If the Mets are afraid of wasting the stellar pitching (or at least the imagined version of that statement), then they should be investing in serious MLB talent. But going after middling FAs and praying for the Nats to re-sign Papelbon just doesn’t have much of a shine on it.

  4. Eraff
    November 30, 2017 at 1:26 pm

    Smith was observably “Not Ready” to play at the MLB level…and there is no sane reason to project him as a player on a contending team.

    He had a 380 BABIP in Vegas…. with the Cameo in mind, this points to some more work to be done.

    BTW…. Smith is 6 months younger than Pete Alonzo, who will turn 23 in a week or so.

    They may or may not be down on Smith….the reality is that he’s not ready…and he’s 22

    • November 30, 2017 at 1:50 pm

      You can’t treat minor league BABIPs like those in the majors. Rosario had a .377 mark in the category last year in Vegas – does he have more work to do in the minors?

      After putting up a .511 OPS in August, Smith put up a .754 OPS in September. And that was with a BABIP 35 points below NL average. There’s nothing in Smith’s profile to indicate that over a full season he should put up results in that category that far beneath average. There were 64 NL hitters who qualified for the FanGraphs leaderboards and only 5 of them had a BABIP that low. I think Smith’s results in the majors last year were due more to sample size than being ready for prime time.

      I wouldn’t wager on Smith being a league average 1B in 2018. But I would expect him to crack an .800 OPS if he got 500 ABs and if that’s the team’s worst problem, we’ll be doing all right.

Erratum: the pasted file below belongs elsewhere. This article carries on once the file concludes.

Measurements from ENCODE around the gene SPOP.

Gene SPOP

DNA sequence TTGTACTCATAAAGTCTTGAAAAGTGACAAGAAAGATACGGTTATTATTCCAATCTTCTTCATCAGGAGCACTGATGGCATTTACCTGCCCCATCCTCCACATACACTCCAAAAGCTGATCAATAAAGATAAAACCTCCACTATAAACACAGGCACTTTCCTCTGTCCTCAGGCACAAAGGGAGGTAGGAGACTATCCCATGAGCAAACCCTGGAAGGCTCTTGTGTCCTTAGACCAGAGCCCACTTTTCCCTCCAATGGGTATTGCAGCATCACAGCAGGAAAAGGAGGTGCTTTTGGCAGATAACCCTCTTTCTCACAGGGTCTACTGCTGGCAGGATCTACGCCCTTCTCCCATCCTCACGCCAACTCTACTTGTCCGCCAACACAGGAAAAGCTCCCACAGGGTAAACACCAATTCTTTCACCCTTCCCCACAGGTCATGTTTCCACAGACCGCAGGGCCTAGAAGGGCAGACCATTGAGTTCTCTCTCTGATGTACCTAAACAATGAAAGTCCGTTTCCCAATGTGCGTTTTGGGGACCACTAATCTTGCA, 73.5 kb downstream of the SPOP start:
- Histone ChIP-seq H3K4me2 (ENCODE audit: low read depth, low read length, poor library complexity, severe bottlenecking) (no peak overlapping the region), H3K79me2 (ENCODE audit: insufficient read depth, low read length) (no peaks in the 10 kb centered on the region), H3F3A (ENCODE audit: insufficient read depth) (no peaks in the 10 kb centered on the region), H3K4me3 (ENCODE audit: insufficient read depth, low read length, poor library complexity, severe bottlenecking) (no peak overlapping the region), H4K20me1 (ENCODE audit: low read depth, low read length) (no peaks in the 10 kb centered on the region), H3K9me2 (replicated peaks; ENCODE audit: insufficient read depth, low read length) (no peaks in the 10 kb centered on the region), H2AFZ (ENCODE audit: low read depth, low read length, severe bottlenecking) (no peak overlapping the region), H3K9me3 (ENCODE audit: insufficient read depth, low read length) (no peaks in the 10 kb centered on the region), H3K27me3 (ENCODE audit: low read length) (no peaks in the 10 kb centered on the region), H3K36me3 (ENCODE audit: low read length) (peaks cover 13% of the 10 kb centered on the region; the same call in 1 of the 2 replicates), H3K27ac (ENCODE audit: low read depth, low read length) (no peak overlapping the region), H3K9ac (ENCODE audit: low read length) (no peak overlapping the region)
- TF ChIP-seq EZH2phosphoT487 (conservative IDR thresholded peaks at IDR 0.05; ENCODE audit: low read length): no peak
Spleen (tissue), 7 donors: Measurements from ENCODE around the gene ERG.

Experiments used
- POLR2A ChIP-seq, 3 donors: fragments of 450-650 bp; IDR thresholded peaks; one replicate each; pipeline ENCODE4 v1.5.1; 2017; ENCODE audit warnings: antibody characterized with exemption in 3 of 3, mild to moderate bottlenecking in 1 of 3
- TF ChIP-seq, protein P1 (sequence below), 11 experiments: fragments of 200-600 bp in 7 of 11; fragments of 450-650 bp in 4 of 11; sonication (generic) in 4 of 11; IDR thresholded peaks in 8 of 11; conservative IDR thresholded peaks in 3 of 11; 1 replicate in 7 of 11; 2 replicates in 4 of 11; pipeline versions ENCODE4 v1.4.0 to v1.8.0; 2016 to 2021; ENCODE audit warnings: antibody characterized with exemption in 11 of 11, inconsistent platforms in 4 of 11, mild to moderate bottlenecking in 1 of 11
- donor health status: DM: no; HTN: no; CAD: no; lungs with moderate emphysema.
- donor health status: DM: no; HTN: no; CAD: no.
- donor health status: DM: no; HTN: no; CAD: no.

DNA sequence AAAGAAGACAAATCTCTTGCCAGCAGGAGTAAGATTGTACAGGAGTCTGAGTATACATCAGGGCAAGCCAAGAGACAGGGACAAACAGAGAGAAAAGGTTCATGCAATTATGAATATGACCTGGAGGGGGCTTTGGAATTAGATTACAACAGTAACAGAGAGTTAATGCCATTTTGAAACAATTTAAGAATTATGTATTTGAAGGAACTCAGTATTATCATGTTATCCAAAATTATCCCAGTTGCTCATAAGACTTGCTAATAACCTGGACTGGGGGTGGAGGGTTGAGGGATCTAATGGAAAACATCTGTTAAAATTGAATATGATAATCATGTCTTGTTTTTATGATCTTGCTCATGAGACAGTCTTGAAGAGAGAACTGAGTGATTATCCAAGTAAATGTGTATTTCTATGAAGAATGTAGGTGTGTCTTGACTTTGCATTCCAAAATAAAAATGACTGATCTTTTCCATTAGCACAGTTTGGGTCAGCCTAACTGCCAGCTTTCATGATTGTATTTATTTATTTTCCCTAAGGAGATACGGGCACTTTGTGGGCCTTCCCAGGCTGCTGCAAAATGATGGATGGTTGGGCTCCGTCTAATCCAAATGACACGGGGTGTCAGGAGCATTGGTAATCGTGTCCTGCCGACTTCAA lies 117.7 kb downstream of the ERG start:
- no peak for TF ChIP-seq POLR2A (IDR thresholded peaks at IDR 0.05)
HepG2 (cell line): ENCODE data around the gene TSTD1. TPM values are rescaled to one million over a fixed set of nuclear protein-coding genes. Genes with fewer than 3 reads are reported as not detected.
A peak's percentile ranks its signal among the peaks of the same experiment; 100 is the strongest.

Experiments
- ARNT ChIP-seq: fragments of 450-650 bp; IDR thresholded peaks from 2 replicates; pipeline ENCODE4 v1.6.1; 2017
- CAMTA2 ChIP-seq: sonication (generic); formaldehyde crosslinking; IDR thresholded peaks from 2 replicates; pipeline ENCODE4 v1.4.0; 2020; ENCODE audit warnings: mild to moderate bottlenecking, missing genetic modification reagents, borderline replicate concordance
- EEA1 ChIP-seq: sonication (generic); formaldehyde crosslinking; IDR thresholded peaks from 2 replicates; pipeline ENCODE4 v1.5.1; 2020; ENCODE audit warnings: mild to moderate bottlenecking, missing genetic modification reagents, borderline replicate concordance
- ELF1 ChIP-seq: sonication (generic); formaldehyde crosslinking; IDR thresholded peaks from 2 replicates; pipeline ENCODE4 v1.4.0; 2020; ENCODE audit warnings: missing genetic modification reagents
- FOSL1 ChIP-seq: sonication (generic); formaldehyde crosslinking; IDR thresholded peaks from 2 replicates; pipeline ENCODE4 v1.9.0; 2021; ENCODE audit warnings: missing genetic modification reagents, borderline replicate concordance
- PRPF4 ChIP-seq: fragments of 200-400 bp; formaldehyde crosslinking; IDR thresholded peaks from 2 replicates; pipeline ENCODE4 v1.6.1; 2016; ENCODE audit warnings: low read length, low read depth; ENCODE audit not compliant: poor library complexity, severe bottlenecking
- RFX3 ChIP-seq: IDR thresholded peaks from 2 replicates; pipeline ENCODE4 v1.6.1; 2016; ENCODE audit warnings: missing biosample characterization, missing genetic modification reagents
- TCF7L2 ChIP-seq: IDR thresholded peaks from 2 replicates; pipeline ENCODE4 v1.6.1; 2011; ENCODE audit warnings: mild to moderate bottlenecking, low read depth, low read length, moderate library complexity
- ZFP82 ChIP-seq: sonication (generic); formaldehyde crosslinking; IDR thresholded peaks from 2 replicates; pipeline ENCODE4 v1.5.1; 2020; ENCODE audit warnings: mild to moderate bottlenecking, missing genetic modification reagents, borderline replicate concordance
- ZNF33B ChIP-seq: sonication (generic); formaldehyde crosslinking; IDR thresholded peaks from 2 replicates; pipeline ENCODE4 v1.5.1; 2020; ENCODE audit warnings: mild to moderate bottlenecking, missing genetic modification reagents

• Eraff
        November 30, 2017 at 2:55 pm

        Brian, I’m citing a High BABIP for a Guy who is very largely dependent on his bat to make any success. Rosario can struggle and muddle and still contribute as a middle infielder and with his legs. Additionally, Smith had issues with the balance of his game. I’d start with both in a “re-build”…not if I wanted to start fast from day one.

        The fact that both of these young guys had some struggle doesn’t surprise me…but thinking you’re beginning the year with both is a bit of a leap.

        My main point is that Smith is not a dead issue if he’s 22 and back at AAA…that is a bad assumption that they’ve “soured” on him

        • November 30, 2017 at 3:13 pm

          FWIW, I think plans of using someone else at 1B by the team doesn’t mean they’ve soured on Smith, either. In an ideal world, you make a 22 year old force his way onto the team. But, these are far from ideal times.